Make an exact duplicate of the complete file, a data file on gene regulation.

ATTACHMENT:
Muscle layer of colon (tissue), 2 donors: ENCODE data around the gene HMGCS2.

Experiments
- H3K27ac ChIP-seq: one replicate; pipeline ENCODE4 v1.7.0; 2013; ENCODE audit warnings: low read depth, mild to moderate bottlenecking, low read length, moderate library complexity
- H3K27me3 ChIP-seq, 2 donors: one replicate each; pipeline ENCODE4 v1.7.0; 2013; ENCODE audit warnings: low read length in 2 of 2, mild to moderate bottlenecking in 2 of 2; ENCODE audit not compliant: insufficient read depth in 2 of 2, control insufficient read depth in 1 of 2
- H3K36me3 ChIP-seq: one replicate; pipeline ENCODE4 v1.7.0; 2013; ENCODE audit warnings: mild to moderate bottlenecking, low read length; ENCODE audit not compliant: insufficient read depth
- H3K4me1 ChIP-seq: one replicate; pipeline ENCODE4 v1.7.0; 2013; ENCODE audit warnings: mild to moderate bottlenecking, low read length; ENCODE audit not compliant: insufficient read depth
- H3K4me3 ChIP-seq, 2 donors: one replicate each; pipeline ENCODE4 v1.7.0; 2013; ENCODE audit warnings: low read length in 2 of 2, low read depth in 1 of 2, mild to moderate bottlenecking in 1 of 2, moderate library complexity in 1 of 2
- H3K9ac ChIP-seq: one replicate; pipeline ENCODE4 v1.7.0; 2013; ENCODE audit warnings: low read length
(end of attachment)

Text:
Muscle layer of colon (tissue), 2 donors: ENCODE data around the gene HMGCS2.

Experiments
- H3K27ac ChIP-seq: one replicate; pipeline ENCODE4 v1.7.0; 2013; ENCODE audit warnings: low read depth, mild to moderate bottlenecking, low read length, moderate library complexity
- H3K27me3 ChIP-seq, 2 donors: one replicate each; pipeline ENCODE4 v1.7.0; 2013; ENCODE audit warnings: low read length in 2 of 2, mild to moderate bottlenecking in 2 of 2; ENCODE audit not compliant: insufficient read depth in 2 of 2, control insufficient read depth in 1 of 2
- H3K36me3 ChIP-seq: one replicate; pipeline ENCODE4 v1.7.0; 2013; ENCODE audit warnings: mild to moderate bottlenecking, low read length; ENCODE audit not compliant: insufficient read depth
- H3K4me1 ChIP-seq: one replicate; pipeline ENCODE4 v1.7.0; 2013; ENCODE audit warnings: mild to moderate bottlenecking, low read length; ENCODE audit not compliant: insufficient read depth
- H3K4me3 ChIP-seq, 2 donors: one replicate each; pipeline ENCODE4 v1.7.0; 2013; ENCODE audit warnings: low read length in 2 of 2, low read depth in 1 of 2, mild to moderate bottlenecking in 1 of 2, moderate library complexity in 1 of 2
- H3K9ac ChIP-seq: one replicate; pipeline ENCODE4 v1.7.0; 2013; ENCODE audit warnings: low read length